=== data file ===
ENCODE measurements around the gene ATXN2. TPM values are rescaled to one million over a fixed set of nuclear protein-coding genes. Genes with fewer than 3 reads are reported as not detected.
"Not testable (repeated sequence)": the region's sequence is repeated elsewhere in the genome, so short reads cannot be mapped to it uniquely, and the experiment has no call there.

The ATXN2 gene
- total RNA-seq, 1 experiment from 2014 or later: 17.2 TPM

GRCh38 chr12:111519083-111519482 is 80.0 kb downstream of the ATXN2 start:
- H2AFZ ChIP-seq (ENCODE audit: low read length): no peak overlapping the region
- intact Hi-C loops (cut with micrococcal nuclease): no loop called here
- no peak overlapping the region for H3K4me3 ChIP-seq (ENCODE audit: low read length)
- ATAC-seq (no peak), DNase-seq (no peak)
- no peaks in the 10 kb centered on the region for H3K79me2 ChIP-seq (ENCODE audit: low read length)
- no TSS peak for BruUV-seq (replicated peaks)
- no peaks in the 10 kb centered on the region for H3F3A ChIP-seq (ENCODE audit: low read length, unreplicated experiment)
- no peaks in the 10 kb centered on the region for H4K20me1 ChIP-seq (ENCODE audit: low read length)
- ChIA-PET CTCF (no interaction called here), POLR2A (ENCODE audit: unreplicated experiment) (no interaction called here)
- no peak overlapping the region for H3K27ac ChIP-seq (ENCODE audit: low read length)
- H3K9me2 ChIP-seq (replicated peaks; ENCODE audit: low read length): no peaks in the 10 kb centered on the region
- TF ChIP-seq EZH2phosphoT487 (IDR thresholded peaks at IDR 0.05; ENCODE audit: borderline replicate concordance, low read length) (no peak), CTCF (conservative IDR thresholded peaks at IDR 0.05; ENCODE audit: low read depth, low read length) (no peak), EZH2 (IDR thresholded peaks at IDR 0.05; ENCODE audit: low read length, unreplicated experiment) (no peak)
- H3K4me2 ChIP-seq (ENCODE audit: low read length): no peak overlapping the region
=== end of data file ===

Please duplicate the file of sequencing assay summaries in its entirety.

ENCODE measurements around the gene ATXN2. TPM values are rescaled to one million over a fixed set of nuclear protein-coding genes. Genes with fewer than 3 reads are reported as not detected.
"Not testable (repeated sequence)": the region's sequence is repeated elsewhere in the genome, so short reads cannot be mapped to it uniquely, and the experiment has no call there.

The ATXN2 gene
- total RNA-seq, 1 experiment from 2014 or later: 17.2 TPM

GRCh38 chr12:111519083-111519482 is 80.0 kb downstream of the ATXN2 start:
- H2AFZ ChIP-seq (ENCODE audit: low read length): no peak overlapping the region
- intact Hi-C loops (cut with micrococcal nuclease): no loop called here
- no peak overlapping the region for H3K4me3 ChIP-seq (ENCODE audit: low read length)
- ATAC-seq (no peak), DNase-seq (no peak)
- no peaks in the 10 kb centered on the region for H3K79me2 ChIP-seq (ENCODE audit: low read length)
- no TSS peak for BruUV-seq (replicated peaks)
- no peaks in the 10 kb centered on the region for H3F3A ChIP-seq (ENCODE audit: low read length, unreplicated experiment)
- no peaks in the 10 kb centered on the region for H4K20me1 ChIP-seq (ENCODE audit: low read length)
- ChIA-PET CTCF (no interaction called here), POLR2A (ENCODE audit: unreplicated experiment) (no interaction called here)
- no peak overlapping the region for H3K27ac ChIP-seq (ENCODE audit: low read length)
- H3K9me2 ChIP-seq (replicated peaks; ENCODE audit: low read length): no peaks in the 10 kb centered on the region
- TF ChIP-seq EZH2phosphoT487 (IDR thresholded peaks at IDR 0.05; ENCODE audit: borderline replicate concordance, low read length) (no peak), CTCF (conservative IDR thresholded peaks at IDR 0.05; ENCODE audit: low read depth, low read length) (no peak), EZH2 (IDR thresholded peaks at IDR 0.05; ENCODE audit: low read length, unreplicated experiment) (no peak)
- H3K4me2 ChIP-seq (ENCODE audit: low read length): no peak overlapping the region